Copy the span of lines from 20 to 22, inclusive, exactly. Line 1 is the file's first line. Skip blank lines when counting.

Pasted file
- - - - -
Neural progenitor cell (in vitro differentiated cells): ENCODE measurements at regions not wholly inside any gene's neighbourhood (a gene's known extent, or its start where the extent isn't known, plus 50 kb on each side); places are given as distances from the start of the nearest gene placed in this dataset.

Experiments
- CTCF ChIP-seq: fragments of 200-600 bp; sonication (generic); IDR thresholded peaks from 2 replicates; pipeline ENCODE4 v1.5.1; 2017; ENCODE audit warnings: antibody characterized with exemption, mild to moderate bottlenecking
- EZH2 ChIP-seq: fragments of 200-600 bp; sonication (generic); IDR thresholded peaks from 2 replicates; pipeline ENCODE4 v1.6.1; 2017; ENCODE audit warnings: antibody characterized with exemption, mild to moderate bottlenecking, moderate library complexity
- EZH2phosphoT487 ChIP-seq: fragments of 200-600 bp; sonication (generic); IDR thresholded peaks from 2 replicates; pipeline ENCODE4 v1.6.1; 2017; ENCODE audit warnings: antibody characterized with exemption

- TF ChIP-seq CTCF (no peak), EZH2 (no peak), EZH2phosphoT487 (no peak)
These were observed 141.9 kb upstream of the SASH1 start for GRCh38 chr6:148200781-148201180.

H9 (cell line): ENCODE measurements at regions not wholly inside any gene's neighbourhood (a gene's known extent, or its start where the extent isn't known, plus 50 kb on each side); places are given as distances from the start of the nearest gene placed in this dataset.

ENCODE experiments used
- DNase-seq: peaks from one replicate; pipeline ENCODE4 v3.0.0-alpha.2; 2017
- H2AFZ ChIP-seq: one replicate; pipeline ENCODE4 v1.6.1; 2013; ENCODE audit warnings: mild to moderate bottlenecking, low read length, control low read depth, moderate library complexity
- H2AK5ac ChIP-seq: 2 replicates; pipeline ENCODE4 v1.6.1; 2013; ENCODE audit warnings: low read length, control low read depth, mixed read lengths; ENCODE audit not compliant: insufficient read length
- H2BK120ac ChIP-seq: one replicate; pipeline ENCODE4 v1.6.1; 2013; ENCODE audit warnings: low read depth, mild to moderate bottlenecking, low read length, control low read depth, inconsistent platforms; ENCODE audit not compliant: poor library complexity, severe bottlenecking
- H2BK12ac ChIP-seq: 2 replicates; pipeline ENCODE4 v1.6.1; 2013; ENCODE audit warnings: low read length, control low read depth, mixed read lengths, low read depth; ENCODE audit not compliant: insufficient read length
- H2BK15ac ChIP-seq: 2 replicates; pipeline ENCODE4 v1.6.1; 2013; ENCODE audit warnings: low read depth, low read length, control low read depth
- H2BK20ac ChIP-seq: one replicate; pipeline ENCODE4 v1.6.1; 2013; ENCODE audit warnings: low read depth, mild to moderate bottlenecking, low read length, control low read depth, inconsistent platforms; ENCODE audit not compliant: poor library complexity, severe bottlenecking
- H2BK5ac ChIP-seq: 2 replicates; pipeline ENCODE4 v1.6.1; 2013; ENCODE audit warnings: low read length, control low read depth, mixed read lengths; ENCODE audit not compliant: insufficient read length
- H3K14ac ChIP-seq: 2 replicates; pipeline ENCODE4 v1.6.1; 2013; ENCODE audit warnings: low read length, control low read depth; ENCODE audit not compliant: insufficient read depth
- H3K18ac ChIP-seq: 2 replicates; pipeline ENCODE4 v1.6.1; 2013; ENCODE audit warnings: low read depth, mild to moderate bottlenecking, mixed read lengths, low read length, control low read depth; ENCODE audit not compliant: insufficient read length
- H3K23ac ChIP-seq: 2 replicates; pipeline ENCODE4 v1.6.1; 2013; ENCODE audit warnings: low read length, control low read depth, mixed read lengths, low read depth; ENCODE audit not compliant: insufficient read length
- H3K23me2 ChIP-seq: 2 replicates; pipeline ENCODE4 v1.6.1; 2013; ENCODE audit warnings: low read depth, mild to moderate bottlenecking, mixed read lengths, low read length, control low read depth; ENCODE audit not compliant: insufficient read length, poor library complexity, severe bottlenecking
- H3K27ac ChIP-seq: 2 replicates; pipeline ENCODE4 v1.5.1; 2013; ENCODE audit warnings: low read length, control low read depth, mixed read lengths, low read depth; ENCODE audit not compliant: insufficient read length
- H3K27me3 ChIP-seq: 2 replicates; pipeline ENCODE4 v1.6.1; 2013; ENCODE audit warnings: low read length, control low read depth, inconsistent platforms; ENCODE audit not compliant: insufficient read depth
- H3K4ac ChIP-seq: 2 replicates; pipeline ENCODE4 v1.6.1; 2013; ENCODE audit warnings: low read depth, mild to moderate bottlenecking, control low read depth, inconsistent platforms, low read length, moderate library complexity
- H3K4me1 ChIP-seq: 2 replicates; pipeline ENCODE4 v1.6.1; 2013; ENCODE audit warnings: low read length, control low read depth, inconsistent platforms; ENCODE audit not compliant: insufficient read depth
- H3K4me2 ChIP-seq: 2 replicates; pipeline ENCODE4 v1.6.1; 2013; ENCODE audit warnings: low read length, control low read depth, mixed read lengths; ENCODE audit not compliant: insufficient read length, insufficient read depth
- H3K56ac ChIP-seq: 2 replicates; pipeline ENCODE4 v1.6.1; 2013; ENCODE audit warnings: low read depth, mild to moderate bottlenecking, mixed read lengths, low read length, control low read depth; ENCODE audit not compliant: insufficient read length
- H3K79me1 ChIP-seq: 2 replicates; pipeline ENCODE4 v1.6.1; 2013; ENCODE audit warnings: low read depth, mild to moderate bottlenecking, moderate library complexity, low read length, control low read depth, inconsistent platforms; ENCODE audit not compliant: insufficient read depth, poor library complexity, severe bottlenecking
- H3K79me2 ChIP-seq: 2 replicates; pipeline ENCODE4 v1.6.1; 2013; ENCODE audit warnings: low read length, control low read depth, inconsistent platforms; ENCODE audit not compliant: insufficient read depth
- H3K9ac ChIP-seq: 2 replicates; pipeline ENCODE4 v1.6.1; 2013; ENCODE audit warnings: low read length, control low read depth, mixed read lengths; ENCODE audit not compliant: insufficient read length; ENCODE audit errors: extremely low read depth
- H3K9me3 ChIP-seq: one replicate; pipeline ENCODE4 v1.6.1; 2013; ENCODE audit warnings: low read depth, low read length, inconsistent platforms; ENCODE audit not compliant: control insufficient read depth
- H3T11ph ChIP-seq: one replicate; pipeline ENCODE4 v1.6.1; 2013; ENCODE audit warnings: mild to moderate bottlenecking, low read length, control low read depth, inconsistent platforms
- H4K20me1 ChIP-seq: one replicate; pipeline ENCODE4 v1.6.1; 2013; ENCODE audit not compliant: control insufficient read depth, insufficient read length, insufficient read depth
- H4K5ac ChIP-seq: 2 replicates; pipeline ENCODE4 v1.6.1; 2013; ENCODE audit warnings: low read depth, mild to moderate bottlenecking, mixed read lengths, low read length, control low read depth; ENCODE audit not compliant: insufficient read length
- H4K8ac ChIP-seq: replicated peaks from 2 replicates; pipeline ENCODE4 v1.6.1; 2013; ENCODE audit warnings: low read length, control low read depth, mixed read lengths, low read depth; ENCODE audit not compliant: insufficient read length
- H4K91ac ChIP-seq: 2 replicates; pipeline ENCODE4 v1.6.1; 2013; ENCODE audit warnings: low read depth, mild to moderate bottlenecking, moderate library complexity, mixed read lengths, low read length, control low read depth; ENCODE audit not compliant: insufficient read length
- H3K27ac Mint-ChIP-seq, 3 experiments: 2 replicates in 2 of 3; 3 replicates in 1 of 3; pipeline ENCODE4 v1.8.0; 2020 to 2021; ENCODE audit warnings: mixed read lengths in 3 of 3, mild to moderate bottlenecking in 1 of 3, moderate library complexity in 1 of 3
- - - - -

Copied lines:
- H3K23ac ChIP-seq: 2 replicates; pipeline ENCODE4 v1.6.1; 2013; ENCODE audit warnings: low read length, control low read depth, mixed read lengths, low read depth; ENCODE audit not compliant: insufficient read length
- H3K23me2 ChIP-seq: 2 replicates; pipeline ENCODE4 v1.6.1; 2013; ENCODE audit warnings: low read depth, mild to moderate bottlenecking, mixed read lengths, low read length, control low read depth; ENCODE audit not compliant: insufficient read length, poor library complexity, severe bottlenecking
- H3K27ac ChIP-seq: 2 replicates; pipeline ENCODE4 v1.5.1; 2013; ENCODE audit warnings: low read length, control low read depth, mixed read lengths, low read depth; ENCODE audit not compliant: insufficient read length